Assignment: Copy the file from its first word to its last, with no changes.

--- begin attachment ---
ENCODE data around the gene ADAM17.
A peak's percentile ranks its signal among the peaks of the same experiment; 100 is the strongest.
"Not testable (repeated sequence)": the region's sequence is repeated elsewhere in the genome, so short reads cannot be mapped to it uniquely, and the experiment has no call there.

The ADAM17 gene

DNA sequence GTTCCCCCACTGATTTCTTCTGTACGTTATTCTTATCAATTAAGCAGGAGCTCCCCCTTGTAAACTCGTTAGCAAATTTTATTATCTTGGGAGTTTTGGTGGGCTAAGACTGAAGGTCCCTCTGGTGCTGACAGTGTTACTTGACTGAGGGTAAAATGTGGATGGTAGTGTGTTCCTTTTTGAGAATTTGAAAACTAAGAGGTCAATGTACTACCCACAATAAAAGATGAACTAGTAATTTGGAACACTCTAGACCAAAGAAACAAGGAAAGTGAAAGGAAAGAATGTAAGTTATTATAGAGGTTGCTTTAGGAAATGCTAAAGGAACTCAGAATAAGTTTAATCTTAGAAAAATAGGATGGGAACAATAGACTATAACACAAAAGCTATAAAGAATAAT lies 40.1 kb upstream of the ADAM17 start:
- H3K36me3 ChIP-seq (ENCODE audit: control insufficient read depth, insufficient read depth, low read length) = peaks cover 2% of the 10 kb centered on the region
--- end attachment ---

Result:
ENCODE data around the gene ADAM17.
A peak's percentile ranks its signal among the peaks of the same experiment; 100 is the strongest.
"Not testable (repeated sequence)": the region's sequence is repeated elsewhere in the genome, so short reads cannot be mapped to it uniquely, and the experiment has no call there.

The ADAM17 gene

DNA sequence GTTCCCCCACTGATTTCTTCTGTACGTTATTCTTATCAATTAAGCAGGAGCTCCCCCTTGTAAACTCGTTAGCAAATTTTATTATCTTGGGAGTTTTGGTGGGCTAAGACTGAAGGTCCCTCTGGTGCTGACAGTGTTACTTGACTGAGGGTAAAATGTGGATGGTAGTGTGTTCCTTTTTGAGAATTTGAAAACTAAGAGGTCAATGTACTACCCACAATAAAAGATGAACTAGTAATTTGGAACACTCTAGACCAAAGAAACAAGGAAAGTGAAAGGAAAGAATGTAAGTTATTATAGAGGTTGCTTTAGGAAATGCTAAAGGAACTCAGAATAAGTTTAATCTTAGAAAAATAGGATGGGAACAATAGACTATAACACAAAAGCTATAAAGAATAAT lies 40.1 kb upstream of the ADAM17 start:
- H3K36me3 ChIP-seq (ENCODE audit: control insufficient read depth, insufficient read depth, low read length) = peaks cover 2% of the 10 kb centered on the region